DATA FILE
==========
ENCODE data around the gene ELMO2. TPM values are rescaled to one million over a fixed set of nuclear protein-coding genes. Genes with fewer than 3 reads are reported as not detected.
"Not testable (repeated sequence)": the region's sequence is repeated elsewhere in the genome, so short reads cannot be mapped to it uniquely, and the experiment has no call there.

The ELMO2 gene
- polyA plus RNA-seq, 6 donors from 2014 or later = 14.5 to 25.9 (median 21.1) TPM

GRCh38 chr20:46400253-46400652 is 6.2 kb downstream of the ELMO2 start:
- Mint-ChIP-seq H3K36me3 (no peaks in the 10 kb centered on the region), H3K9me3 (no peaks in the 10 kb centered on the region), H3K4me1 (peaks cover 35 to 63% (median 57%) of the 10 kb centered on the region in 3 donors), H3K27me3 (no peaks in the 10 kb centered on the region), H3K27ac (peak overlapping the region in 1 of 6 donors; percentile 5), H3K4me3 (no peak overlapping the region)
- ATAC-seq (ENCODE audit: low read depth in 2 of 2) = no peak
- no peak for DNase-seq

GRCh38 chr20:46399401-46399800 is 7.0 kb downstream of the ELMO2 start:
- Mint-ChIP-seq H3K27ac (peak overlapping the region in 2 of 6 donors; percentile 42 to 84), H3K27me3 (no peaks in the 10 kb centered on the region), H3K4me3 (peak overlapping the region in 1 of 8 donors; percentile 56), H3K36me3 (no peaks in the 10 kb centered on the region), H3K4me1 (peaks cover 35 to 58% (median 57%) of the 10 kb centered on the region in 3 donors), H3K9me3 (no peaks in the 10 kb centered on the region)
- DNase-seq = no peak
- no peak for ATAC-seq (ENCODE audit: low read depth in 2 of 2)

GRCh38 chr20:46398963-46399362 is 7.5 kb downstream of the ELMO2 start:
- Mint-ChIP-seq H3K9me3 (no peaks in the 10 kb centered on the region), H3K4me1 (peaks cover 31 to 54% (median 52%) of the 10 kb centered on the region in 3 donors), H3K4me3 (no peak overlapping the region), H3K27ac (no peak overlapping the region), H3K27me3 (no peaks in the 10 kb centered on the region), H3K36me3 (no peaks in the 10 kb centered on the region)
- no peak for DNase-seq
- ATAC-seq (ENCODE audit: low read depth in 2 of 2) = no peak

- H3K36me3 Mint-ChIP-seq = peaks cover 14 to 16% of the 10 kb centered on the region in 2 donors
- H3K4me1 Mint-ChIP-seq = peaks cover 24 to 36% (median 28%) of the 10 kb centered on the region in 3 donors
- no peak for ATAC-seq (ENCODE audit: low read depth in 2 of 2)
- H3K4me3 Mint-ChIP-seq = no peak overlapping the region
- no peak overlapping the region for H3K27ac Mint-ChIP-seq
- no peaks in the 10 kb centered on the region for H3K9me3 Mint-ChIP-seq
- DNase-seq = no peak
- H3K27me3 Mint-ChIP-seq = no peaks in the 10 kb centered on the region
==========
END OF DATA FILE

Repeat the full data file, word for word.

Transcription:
ENCODE data around the gene ELMO2. TPM values are rescaled to one million over a fixed set of nuclear protein-coding genes. Genes with fewer than 3 reads are reported as not detected.
"Not testable (repeated sequence)": the region's sequence is repeated elsewhere in the genome, so short reads cannot be mapped to it uniquely, and the experiment has no call there.

The ELMO2 gene
- polyA plus RNA-seq, 6 donors from 2014 or later = 14.5 to 25.9 (median 21.1) TPM

GRCh38 chr20:46400253-46400652 is 6.2 kb downstream of the ELMO2 start:
- Mint-ChIP-seq H3K36me3 (no peaks in the 10 kb centered on the region), H3K9me3 (no peaks in the 10 kb centered on the region), H3K4me1 (peaks cover 35 to 63% (median 57%) of the 10 kb centered on the region in 3 donors), H3K27me3 (no peaks in the 10 kb centered on the region), H3K27ac (peak overlapping the region in 1 of 6 donors; percentile 5), H3K4me3 (no peak overlapping the region)
- ATAC-seq (ENCODE audit: low read depth in 2 of 2) = no peak
- no peak for DNase-seq

GRCh38 chr20:46399401-46399800 is 7.0 kb downstream of the ELMO2 start:
- Mint-ChIP-seq H3K27ac (peak overlapping the region in 2 of 6 donors; percentile 42 to 84), H3K27me3 (no peaks in the 10 kb centered on the region), H3K4me3 (peak overlapping the region in 1 of 8 donors; percentile 56), H3K36me3 (no peaks in the 10 kb centered on the region), H3K4me1 (peaks cover 35 to 58% (median 57%) of the 10 kb centered on the region in 3 donors), H3K9me3 (no peaks in the 10 kb centered on the region)
- DNase-seq = no peak
- no peak for ATAC-seq (ENCODE audit: low read depth in 2 of 2)

GRCh38 chr20:46398963-46399362 is 7.5 kb downstream of the ELMO2 start:
- Mint-ChIP-seq H3K9me3 (no peaks in the 10 kb centered on the region), H3K4me1 (peaks cover 31 to 54% (median 52%) of the 10 kb centered on the region in 3 donors), H3K4me3 (no peak overlapping the region), H3K27ac (no peak overlapping the region), H3K27me3 (no peaks in the 10 kb centered on the region), H3K36me3 (no peaks in the 10 kb centered on the region)
- no peak for DNase-seq
- ATAC-seq (ENCODE audit: low read depth in 2 of 2) = no peak

- H3K36me3 Mint-ChIP-seq = peaks cover 14 to 16% of the 10 kb centered on the region in 2 donors
- H3K4me1 Mint-ChIP-seq = peaks cover 24 to 36% (median 28%) of the 10 kb centered on the region in 3 donors
- no peak for ATAC-seq (ENCODE audit: low read depth in 2 of 2)
- H3K4me3 Mint-ChIP-seq = no peak overlapping the region
- no peak overlapping the region for H3K27ac Mint-ChIP-seq
- no peaks in the 10 kb centered on the region for H3K9me3 Mint-ChIP-seq
- DNase-seq = no peak
- H3K27me3 Mint-ChIP-seq = no peaks in the 10 kb centered on the region